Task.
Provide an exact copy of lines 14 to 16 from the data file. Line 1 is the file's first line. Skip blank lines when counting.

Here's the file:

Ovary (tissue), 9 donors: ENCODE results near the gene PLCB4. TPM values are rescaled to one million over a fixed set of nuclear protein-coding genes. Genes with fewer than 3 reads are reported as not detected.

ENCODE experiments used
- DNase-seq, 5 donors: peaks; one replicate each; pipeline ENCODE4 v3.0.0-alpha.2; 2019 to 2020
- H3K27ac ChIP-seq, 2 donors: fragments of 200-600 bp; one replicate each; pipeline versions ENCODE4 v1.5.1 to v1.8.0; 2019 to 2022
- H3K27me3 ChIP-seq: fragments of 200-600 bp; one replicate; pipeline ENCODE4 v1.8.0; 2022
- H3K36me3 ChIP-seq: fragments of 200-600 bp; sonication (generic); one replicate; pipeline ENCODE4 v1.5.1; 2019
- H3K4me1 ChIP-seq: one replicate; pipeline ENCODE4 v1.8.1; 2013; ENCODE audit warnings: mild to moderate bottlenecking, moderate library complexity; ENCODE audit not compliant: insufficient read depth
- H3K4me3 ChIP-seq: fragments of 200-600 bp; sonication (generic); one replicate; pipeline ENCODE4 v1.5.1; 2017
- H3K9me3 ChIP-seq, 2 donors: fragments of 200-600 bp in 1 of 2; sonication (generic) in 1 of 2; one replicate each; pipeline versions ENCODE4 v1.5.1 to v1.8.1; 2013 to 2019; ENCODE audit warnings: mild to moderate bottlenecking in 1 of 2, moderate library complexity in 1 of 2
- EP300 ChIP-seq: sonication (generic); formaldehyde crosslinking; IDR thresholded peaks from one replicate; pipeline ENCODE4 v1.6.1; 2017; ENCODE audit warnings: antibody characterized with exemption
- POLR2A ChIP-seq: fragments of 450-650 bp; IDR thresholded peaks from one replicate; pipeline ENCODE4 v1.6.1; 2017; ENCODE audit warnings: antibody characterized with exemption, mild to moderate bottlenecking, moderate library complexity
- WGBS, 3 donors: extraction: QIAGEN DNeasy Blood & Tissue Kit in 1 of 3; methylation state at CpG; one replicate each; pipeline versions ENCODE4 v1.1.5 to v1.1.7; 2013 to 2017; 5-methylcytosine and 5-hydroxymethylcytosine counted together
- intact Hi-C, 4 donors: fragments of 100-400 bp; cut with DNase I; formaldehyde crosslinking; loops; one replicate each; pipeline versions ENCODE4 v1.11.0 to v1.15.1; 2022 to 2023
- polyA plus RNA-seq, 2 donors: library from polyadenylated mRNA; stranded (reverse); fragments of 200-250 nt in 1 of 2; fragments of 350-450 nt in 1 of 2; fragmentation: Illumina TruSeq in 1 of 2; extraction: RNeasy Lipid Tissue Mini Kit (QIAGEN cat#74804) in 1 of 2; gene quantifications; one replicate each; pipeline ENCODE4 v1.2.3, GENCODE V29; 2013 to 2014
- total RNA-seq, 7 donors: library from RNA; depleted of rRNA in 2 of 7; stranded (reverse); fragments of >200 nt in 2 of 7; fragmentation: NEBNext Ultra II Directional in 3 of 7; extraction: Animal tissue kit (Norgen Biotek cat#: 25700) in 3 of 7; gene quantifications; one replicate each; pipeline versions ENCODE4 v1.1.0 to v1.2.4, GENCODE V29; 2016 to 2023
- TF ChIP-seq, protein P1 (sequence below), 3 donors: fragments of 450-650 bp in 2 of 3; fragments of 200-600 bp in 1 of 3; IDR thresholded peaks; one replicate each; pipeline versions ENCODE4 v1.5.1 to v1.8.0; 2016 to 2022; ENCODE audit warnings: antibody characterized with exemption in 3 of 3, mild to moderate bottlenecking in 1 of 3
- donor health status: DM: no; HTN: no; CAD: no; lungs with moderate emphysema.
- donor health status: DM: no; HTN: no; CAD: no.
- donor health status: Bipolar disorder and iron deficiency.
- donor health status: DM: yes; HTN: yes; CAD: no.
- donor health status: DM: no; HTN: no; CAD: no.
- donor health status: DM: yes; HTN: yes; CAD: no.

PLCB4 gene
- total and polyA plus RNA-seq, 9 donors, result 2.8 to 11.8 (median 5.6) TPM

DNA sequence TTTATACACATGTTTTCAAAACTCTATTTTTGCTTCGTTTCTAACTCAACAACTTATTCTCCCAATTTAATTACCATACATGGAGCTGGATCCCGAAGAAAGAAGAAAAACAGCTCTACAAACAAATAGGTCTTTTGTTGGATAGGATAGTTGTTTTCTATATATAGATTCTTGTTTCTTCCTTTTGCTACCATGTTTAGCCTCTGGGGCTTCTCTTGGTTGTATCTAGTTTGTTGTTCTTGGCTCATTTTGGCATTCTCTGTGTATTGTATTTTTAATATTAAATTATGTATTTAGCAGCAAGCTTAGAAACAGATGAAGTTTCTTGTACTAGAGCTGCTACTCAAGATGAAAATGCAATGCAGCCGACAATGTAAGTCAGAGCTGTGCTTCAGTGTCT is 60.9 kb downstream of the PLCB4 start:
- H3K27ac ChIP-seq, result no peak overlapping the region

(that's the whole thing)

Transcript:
- polyA plus RNA-seq, 2 donors: library from polyadenylated mRNA; stranded (reverse); fragments of 200-250 nt in 1 of 2; fragments of 350-450 nt in 1 of 2; fragmentation: Illumina TruSeq in 1 of 2; extraction: RNeasy Lipid Tissue Mini Kit (QIAGEN cat#74804) in 1 of 2; gene quantifications; one replicate each; pipeline ENCODE4 v1.2.3, GENCODE V29; 2013 to 2014
- total RNA-seq, 7 donors: library from RNA; depleted of rRNA in 2 of 7; stranded (reverse); fragments of >200 nt in 2 of 7; fragmentation: NEBNext Ultra II Directional in 3 of 7; extraction: Animal tissue kit (Norgen Biotek cat#: 25700) in 3 of 7; gene quantifications; one replicate each; pipeline versions ENCODE4 v1.1.0 to v1.2.4, GENCODE V29; 2016 to 2023
- TF ChIP-seq, protein P1 (sequence below), 3 donors: fragments of 450-650 bp in 2 of 3; fragments of 200-600 bp in 1 of 3; IDR thresholded peaks; one replicate each; pipeline versions ENCODE4 v1.5.1 to v1.8.0; 2016 to 2022; ENCODE audit warnings: antibody characterized with exemption in 3 of 3, mild to moderate bottlenecking in 1 of 3